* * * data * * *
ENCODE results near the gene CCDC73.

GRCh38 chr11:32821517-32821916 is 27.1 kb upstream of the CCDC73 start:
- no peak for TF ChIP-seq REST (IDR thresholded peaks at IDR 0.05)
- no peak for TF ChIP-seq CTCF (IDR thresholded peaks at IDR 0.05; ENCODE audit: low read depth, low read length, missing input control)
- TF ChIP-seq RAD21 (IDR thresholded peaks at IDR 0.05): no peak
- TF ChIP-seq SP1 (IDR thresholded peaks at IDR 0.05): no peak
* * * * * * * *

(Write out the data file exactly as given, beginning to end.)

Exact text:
ENCODE results near the gene CCDC73.

GRCh38 chr11:32821517-32821916 is 27.1 kb upstream of the CCDC73 start:
- no peak for TF ChIP-seq REST (IDR thresholded peaks at IDR 0.05)
- no peak for TF ChIP-seq CTCF (IDR thresholded peaks at IDR 0.05; ENCODE audit: low read depth, low read length, missing input control)
- TF ChIP-seq RAD21 (IDR thresholded peaks at IDR 0.05): no peak
- TF ChIP-seq SP1 (IDR thresholded peaks at IDR 0.05): no peak